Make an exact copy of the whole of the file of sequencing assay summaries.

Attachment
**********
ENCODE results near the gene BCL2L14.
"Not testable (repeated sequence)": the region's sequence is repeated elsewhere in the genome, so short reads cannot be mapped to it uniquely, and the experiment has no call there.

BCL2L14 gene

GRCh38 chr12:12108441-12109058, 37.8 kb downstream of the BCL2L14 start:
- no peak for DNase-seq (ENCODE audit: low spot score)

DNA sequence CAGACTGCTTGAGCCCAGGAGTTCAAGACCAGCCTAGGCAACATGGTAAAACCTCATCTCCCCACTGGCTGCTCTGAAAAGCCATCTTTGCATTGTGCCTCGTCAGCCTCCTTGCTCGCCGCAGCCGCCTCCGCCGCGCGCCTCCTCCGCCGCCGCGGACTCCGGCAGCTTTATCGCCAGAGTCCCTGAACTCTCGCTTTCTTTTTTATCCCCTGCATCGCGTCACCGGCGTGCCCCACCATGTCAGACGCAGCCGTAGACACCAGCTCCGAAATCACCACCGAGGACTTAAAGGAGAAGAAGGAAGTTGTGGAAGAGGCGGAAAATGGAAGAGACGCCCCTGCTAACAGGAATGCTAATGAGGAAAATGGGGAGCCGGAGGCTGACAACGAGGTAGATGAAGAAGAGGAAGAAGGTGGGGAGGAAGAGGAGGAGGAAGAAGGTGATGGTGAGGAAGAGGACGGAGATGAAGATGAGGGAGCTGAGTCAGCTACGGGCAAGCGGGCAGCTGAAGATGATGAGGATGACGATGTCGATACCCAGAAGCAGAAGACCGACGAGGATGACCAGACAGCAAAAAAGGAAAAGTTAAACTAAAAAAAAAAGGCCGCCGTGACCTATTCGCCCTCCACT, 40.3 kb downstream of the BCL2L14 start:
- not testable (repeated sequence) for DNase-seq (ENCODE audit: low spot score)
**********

ENCODE results near the gene BCL2L14.
"Not testable (repeated sequence)": the region's sequence is repeated elsewhere in the genome, so short reads cannot be mapped to it uniquely, and the experiment has no call there.

BCL2L14 gene

GRCh38 chr12:12108441-12109058, 37.8 kb downstream of the BCL2L14 start:
- no peak for DNase-seq (ENCODE audit: low spot score)

DNA sequence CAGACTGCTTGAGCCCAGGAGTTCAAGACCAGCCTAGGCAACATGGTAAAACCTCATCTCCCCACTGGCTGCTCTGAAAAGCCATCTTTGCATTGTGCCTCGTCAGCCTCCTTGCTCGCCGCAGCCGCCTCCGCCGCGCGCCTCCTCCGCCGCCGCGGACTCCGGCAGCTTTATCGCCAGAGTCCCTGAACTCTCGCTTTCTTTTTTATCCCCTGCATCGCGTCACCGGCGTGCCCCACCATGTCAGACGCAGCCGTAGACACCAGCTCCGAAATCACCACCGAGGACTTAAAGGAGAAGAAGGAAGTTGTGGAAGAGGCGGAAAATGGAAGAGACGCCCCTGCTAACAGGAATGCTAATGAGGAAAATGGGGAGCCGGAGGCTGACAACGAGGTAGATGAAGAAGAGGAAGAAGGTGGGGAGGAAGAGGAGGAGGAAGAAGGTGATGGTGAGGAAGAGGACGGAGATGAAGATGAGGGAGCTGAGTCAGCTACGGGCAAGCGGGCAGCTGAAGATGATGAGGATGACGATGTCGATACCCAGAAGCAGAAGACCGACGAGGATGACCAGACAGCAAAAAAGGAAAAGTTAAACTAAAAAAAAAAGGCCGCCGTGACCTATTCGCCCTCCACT, 40.3 kb downstream of the BCL2L14 start:
- not testable (repeated sequence) for DNase-seq (ENCODE audit: low spot score)